Her eldest son works occasionally on building sites while her daughter-in-law had a job in a small office until recently, when it closed down. Her 17-year-old daughter is currently unemployed too.
Overall, Nino says the monthly income of the family, including her social security benefits, is about ₾250 ($81).
When it came time to pay for chemotherapy, Nino was eligible for coverage of 90% of the costs, but the remaining 10% was still more than she could afford. As a result, her doctor substituted her chemotherapy medication with a lower-priced one — which Pink Space helped to pay for.
However, some vital treatments cannot be switched to cheaper versions, and Nino, who is currently in the post-surgery period, still has no means to afford them.
She has been prescribed shots of Herceptin and Perjeta, medications that target the HER2 protein, which causes the growth of breast cancer cells. HER2 occurs in just 10%–20% of breast cancer cases.
Tamar Esakia, an oncologist at the Todua Research Centre of Clinical Medicine in Tbilisi says that use of Herceptin and Perjeta is critical in HER2-positive patients — and has a direct impact on the quality and length of their lives.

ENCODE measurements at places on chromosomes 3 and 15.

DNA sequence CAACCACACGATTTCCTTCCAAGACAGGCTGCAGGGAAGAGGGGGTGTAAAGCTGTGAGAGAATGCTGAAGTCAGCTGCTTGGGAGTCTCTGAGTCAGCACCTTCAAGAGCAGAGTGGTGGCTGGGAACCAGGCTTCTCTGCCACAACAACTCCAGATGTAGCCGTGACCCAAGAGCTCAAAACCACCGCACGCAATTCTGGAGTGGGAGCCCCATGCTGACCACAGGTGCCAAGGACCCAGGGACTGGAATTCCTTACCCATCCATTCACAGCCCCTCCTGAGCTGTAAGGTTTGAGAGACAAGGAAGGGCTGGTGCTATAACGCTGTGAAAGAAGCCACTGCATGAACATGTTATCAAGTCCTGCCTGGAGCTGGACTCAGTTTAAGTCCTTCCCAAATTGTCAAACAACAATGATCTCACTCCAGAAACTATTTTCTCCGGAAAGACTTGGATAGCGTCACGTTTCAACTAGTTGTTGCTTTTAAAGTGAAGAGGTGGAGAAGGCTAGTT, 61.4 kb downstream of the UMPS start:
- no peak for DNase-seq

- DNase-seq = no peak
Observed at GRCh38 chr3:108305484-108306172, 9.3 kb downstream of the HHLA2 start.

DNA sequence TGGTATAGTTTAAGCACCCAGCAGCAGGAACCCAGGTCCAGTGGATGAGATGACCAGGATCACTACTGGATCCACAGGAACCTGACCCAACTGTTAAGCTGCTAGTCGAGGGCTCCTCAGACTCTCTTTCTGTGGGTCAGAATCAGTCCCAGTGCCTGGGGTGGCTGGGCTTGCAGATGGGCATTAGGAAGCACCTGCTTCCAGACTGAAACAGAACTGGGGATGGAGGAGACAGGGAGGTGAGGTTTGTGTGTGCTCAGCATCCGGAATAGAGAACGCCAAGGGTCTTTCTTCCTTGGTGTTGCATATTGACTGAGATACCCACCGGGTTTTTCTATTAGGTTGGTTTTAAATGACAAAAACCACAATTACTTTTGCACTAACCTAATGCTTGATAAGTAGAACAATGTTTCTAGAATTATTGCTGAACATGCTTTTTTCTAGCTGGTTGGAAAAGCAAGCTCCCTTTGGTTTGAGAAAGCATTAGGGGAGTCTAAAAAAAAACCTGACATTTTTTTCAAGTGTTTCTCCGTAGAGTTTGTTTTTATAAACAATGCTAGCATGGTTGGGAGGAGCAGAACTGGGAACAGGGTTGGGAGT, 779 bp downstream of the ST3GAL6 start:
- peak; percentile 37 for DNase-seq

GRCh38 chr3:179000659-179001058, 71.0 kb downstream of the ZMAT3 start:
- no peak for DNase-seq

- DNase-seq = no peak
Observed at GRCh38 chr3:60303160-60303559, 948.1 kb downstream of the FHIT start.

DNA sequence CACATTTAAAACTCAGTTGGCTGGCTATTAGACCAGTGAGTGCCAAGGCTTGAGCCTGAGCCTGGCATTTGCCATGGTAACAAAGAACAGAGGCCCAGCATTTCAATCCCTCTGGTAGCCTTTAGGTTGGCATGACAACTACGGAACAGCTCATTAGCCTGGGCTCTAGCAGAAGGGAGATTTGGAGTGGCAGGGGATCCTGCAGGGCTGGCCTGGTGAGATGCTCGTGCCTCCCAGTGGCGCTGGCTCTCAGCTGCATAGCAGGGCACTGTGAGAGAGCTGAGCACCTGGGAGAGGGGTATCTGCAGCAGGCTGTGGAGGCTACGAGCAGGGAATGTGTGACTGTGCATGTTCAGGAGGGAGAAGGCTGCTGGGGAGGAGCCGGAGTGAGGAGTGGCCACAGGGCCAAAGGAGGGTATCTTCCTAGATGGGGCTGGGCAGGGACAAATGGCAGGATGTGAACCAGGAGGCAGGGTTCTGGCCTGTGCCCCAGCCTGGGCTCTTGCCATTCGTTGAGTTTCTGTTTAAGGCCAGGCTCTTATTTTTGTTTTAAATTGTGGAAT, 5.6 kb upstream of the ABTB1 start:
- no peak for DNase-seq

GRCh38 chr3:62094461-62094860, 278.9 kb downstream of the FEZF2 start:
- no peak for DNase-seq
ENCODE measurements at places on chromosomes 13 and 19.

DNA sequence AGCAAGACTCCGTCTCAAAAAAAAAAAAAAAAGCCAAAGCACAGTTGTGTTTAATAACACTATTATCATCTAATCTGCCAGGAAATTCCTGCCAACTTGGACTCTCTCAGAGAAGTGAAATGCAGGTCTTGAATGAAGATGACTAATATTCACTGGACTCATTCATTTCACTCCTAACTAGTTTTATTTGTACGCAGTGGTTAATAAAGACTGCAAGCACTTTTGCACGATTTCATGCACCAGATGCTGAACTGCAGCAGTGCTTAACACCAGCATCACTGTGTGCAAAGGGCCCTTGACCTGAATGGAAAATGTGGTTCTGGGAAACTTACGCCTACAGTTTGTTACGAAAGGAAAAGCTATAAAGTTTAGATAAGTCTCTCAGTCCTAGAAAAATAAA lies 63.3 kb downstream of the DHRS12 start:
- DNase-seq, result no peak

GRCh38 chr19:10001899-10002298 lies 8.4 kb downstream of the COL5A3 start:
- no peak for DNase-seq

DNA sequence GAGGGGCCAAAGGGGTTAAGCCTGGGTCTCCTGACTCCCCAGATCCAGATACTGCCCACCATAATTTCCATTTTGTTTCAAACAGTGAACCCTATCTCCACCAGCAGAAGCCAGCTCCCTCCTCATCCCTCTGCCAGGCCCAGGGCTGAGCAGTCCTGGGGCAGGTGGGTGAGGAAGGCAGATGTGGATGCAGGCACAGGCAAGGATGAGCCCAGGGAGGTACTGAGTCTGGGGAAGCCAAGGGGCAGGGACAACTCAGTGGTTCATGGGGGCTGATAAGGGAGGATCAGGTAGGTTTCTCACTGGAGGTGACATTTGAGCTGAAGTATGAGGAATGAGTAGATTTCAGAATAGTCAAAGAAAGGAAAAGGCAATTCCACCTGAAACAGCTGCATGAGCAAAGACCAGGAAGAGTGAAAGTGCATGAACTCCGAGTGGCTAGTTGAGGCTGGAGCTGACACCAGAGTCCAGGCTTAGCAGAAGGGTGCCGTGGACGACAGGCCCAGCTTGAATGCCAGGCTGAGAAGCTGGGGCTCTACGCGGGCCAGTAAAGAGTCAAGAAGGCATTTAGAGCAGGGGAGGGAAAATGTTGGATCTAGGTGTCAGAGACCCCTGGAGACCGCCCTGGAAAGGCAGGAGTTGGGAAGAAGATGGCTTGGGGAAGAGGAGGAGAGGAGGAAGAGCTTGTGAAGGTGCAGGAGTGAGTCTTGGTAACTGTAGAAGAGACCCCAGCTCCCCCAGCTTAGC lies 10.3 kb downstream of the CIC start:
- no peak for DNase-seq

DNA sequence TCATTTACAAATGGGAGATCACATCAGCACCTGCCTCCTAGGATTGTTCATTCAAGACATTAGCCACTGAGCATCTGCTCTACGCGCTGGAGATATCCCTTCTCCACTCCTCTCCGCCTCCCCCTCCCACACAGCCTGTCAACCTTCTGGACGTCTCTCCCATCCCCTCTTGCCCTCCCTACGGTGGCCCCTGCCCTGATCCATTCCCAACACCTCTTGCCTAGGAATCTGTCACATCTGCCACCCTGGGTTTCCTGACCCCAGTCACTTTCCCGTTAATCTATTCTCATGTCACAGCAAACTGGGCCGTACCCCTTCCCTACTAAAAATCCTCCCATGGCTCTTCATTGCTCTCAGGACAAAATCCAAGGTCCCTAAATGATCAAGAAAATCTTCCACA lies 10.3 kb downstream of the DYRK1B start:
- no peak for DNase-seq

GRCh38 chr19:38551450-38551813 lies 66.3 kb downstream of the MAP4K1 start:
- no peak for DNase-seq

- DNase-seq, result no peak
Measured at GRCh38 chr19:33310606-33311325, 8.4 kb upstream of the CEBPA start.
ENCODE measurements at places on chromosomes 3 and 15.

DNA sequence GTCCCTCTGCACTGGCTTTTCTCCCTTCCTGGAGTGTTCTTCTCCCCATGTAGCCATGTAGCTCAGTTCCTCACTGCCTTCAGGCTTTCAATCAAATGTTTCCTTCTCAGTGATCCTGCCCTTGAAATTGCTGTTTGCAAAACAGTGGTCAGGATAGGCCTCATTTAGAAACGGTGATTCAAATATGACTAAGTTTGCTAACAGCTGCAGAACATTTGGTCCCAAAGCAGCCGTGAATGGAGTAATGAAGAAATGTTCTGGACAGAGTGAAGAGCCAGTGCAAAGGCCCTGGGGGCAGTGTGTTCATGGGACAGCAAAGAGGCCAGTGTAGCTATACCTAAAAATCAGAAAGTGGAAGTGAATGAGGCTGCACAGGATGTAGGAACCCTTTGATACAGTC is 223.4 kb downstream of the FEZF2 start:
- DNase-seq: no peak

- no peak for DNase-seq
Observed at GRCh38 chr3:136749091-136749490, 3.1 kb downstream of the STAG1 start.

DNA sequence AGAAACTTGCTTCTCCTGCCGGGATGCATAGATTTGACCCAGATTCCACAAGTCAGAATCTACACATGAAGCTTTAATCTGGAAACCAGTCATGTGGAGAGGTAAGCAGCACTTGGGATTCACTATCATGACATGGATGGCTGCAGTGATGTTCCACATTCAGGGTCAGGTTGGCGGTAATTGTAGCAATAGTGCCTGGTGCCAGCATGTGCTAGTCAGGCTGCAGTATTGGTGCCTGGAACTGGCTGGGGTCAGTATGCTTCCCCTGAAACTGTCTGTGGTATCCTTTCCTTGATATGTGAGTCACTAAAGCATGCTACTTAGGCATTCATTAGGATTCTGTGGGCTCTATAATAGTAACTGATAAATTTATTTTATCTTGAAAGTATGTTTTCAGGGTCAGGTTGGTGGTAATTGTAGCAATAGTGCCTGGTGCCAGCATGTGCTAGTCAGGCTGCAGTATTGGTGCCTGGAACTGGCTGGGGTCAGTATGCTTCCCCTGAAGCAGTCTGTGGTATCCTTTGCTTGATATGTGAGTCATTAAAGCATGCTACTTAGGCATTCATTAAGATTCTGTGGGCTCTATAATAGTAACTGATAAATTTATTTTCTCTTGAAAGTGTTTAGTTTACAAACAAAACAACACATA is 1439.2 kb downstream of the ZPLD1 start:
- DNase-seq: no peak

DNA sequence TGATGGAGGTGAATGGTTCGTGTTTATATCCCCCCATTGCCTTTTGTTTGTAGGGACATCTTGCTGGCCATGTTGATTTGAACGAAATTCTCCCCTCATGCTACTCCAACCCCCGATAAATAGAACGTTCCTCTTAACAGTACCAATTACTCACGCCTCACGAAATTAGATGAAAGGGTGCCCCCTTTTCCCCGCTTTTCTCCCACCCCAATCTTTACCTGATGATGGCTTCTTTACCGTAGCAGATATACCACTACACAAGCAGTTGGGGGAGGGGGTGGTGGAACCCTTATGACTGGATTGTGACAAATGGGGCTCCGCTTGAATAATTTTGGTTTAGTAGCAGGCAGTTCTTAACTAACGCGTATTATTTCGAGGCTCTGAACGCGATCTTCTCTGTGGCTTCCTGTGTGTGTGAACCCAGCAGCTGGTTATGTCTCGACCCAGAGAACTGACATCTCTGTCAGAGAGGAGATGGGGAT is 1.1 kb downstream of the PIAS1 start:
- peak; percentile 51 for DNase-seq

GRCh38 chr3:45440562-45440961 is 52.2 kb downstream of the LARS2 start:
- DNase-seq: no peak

‘These are not to be skipped. Patients have no chance of surviving without them,’ Esakia tells OC Media.
While residents of Tbilisi are eligible for full coverage of Herceptin and Perjeta thanks to the local government, those outside the capital can only receive 80%.
Despite Nino’s socially vulnerable status, she has not yet met the 2-year minimum residency requirement for the full coverage of the medicine, which costs almost ₾5,000 ($1,600) per treatment.
‘I’ll be eligible only from next January,’ Nino says, ‘but I don’t have time. I might not make it till then.’
In addition to these costs, in August, Nino must undergo follow-up examinations after her breast removal surgery, which are not fully covered either — she’ll need to add another ₾107 ($35).
Battling cancer during a pandemic
Anna Mazanishvili says that it is common for women with breast cancer to refrain from examinations and vital treatments because of their financial situations. But according to her, the problem has become even more acute during the COVID-19 pandemic.